The project did not end there; it is ongoing.”It needs a long term approach, not quick fixes.” While Weeks needs and receives permission from the Egyptian government to excavate, he notes “there is always an inspector with us each time we go.”And Weeks continues to return to Luxor spring and fall each year, always with a sense of excitement and curiosity not unlike that of the seven year old boy growing up in Seattle reading those books.
It has taken the last 20 years, but Weeks now has produced an atlas of The Valley of the Kings available for sale along with his other books on amazon.com. In the compendium are detailed maps and complete information on both the royal and public tombs contained within the Valley of the Kings.
Weeks’ primary focus now is education and the future. To accomplish this goal he has created something of a neighborhood community center in Luxor where children come daily to read, to learn arts and crafts, and to even receive services from a pediatrician. His own library of some 800 volumes formed the nucleus of the center, but he is constantly seeking other sources of revenue to support the project. “My emphasis is on the conservation of antiquities and preservation of the environment. We need to teach that to children, to show them films about how important it is to preserve their monuments.”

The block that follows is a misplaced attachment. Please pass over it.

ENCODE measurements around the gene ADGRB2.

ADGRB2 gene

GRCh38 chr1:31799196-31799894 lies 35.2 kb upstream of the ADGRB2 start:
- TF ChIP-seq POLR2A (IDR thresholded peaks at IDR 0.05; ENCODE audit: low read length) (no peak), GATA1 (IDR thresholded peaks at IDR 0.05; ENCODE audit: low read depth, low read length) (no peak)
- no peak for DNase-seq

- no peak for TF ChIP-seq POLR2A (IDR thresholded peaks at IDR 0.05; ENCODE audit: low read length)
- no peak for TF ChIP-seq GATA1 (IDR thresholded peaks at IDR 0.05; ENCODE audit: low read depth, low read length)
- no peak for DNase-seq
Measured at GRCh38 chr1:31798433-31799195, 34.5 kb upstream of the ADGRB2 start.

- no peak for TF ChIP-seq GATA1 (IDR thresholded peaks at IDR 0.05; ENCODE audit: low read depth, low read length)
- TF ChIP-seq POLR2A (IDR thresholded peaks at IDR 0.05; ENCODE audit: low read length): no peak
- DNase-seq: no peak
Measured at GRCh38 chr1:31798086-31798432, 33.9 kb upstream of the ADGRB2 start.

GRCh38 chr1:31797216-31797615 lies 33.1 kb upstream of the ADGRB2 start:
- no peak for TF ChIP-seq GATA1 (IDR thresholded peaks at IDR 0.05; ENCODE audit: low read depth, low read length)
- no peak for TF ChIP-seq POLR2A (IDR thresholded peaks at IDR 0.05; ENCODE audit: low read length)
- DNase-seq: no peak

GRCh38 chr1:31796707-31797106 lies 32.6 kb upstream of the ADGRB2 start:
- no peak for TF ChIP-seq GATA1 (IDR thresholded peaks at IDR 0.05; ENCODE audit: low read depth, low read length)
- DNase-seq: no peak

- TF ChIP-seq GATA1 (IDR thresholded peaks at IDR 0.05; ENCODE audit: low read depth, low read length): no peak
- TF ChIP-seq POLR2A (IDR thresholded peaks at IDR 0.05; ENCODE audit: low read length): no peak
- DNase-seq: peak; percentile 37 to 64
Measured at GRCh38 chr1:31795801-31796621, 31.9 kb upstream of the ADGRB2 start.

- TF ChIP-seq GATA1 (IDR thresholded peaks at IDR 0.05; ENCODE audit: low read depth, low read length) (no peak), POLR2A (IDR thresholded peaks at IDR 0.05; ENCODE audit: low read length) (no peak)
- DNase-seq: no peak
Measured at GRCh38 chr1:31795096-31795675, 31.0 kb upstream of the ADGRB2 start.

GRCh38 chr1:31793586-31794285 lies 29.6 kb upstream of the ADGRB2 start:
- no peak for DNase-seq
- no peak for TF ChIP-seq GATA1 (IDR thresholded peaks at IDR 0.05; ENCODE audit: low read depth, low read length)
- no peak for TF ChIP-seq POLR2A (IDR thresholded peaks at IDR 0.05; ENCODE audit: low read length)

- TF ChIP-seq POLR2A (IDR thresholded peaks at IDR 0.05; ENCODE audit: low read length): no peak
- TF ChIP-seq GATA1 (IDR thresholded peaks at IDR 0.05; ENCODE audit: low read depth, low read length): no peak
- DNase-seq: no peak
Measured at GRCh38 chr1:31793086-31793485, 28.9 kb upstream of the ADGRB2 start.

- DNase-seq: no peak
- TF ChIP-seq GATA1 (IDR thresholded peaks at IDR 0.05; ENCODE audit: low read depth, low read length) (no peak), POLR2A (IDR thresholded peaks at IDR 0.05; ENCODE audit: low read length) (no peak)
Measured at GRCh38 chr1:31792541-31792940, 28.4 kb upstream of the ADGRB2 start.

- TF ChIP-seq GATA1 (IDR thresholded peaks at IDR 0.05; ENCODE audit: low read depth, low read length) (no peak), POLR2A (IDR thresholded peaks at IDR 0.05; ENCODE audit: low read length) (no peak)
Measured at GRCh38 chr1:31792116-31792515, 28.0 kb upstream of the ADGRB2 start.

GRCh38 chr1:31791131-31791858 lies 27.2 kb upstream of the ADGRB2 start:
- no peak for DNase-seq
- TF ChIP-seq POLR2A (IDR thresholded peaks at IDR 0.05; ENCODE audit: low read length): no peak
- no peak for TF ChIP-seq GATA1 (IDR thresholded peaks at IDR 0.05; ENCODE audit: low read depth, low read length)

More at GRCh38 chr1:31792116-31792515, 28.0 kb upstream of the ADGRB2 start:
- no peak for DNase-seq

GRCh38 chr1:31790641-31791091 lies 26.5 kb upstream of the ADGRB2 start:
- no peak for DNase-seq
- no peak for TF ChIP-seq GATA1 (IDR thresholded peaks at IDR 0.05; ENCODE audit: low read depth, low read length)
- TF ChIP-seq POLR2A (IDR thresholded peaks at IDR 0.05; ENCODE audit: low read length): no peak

People have responded in droves. Where initially just a few kids would stop by the center, now on a good day there are between 300 and 400 children taking advantage of the learning opportunities Weeks has created. But it takes money and yet not a lot. “Things are very cheap in Egypt,” Kent says. “A schoolteacher makes just $40. a month, so really it takes not a lot of money to keep this center going. $20,000 a year will do it, so I conduct fundraising tours of Egypt and am always looking for other sources. I lecture, but don’t always have the time to do as many as I’d like. There’s a place on our website for those who wish to support the work we do.”
This winter some residents are preparing to escape the snow and ice with a few months in a warm clime; but in Old Lyme a quiet, intense man is also preparing to spend four months in a place rooted in antiquity…always searching, always looking for something within the echoes of an ancient civilization.
For more information or to donate, visit www.thebanmapingproject.com
Visit amazon.com to order any of Kent R. Weeks’ books